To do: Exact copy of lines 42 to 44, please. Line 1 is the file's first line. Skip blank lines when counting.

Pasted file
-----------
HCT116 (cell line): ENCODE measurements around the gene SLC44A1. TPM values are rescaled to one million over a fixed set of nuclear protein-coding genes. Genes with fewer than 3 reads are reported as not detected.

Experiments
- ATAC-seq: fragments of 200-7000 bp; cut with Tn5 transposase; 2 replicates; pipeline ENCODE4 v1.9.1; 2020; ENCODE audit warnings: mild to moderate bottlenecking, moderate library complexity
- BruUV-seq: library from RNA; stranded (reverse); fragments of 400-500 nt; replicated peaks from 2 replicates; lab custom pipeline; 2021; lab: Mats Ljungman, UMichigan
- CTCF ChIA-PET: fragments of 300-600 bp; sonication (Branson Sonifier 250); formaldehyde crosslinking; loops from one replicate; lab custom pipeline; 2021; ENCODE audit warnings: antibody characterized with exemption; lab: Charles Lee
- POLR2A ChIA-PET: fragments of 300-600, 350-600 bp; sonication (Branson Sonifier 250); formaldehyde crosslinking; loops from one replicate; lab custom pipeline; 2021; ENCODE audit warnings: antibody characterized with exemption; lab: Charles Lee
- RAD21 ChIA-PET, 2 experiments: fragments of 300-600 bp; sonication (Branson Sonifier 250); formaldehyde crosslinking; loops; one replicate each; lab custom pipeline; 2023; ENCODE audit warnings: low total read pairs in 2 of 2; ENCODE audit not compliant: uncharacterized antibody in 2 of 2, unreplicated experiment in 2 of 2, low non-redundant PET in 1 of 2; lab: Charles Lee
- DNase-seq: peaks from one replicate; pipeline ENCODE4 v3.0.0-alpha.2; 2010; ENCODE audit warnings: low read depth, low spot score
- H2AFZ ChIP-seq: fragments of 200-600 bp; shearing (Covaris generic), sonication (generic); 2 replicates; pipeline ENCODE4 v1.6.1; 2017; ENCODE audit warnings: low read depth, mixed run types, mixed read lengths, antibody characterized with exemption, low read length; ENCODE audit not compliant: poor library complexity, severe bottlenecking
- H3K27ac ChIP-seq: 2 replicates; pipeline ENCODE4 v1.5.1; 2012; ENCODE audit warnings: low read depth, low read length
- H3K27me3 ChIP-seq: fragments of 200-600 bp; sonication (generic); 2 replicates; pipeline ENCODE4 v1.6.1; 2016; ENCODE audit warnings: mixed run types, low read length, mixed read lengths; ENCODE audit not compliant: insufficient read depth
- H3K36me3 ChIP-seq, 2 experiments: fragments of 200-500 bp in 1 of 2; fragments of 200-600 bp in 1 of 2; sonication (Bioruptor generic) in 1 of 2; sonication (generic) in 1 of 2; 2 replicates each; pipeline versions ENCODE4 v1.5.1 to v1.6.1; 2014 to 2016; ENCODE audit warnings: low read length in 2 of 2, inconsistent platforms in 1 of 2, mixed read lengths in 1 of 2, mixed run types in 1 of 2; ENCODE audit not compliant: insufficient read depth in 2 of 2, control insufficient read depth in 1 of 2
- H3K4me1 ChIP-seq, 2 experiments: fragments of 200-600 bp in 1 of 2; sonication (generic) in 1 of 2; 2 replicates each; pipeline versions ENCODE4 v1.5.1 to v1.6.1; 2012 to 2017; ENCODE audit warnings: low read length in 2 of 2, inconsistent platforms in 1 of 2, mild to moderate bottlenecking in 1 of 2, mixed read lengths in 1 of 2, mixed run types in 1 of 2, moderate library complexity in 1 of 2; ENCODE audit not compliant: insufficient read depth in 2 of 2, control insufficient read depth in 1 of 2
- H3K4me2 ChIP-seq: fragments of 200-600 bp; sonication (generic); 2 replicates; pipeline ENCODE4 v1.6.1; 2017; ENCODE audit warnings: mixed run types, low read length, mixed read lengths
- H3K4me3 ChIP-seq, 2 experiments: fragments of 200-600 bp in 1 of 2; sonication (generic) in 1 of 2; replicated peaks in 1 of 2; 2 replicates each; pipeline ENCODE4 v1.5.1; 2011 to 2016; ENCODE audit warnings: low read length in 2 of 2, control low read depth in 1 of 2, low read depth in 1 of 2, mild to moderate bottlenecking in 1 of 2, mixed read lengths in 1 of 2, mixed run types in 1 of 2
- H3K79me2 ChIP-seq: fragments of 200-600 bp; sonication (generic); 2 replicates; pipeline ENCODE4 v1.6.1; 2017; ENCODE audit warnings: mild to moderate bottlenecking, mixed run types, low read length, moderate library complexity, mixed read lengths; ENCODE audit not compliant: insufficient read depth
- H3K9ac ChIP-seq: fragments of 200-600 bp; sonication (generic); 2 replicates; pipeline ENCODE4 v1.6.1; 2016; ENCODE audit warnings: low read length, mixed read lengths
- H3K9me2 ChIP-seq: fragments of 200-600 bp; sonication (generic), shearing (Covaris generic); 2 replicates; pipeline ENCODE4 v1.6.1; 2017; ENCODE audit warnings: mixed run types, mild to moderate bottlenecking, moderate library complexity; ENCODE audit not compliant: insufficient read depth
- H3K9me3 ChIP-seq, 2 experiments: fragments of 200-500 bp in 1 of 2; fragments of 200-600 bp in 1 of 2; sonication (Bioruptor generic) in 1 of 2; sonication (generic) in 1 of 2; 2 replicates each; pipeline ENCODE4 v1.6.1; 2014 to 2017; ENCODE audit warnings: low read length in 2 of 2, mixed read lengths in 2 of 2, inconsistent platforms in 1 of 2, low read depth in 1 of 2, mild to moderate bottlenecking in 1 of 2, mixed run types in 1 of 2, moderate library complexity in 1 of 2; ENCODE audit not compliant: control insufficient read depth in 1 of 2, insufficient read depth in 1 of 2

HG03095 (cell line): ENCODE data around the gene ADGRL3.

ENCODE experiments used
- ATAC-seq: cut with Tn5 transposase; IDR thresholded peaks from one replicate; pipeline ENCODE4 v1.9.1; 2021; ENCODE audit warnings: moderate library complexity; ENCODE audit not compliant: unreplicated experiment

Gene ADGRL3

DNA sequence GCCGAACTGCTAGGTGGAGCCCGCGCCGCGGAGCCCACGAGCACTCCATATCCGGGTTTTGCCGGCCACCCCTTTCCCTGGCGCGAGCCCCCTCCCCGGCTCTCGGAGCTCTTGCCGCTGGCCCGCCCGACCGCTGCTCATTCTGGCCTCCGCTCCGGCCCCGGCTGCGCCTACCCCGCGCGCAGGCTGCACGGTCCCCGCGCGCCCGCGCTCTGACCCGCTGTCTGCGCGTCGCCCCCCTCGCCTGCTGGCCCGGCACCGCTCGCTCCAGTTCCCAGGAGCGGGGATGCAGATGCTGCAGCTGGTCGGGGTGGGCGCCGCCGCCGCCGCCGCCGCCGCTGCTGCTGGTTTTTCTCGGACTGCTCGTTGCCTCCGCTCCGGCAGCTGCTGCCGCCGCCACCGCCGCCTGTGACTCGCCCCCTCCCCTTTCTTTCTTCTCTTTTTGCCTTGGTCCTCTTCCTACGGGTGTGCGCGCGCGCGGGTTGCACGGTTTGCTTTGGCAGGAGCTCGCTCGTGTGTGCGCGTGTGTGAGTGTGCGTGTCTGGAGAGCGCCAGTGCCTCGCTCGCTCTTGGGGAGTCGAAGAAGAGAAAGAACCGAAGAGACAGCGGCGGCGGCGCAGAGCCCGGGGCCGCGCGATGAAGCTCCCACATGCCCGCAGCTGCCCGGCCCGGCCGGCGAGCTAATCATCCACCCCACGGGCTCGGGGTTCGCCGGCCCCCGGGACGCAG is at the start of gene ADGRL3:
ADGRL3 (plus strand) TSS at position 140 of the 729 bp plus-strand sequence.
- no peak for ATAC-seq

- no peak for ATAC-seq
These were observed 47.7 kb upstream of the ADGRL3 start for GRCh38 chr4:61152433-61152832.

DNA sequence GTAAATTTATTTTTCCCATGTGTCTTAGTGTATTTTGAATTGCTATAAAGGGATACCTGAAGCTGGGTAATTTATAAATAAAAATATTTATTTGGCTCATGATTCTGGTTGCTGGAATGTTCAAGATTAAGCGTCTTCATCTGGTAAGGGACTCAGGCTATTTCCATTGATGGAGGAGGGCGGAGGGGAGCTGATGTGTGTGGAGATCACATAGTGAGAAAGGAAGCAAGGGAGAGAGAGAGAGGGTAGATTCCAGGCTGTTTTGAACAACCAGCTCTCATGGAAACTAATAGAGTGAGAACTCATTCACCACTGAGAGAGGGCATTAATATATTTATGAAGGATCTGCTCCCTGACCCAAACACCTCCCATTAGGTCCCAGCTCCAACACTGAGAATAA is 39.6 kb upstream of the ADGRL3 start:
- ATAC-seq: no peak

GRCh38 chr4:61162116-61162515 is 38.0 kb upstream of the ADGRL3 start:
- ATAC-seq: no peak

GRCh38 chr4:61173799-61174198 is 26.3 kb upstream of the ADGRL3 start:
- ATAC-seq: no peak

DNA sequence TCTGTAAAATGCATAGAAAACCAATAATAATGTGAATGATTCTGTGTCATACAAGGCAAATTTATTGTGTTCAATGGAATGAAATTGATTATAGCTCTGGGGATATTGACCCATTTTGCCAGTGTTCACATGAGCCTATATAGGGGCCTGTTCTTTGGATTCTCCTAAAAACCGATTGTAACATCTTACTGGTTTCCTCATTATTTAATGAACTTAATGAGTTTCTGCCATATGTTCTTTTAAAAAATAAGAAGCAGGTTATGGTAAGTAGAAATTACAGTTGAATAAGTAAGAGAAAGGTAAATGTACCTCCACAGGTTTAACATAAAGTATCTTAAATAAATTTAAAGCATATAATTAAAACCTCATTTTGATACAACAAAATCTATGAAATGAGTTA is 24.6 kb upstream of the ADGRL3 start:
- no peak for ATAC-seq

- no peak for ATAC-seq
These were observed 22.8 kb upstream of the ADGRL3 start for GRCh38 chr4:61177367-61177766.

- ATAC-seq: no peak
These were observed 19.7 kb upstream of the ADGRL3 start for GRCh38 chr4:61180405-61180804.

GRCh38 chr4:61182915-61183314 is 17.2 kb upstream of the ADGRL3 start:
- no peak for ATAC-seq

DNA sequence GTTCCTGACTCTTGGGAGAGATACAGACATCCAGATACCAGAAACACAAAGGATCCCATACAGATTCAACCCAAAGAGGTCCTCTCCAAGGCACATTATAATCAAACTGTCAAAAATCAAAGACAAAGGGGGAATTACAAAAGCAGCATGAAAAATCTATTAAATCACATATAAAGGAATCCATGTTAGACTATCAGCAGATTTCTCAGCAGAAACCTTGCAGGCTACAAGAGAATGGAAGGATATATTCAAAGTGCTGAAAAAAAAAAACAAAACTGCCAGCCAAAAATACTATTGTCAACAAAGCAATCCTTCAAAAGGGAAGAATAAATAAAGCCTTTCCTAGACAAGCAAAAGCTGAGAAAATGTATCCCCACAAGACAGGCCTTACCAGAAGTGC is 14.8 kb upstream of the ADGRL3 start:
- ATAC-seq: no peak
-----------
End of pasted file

- no peak for ATAC-seq

DNA sequence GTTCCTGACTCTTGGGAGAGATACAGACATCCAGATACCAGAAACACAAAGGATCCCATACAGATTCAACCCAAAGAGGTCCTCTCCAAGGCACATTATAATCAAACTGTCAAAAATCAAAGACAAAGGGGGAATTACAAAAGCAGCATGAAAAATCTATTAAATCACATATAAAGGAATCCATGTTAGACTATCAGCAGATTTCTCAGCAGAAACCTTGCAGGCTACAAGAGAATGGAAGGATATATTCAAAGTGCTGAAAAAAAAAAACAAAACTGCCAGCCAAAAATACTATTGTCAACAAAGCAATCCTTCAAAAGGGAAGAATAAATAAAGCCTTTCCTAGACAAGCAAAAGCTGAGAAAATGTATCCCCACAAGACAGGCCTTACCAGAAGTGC is 14.8 kb upstream of the ADGRL3 start:
- ATAC-seq: no peak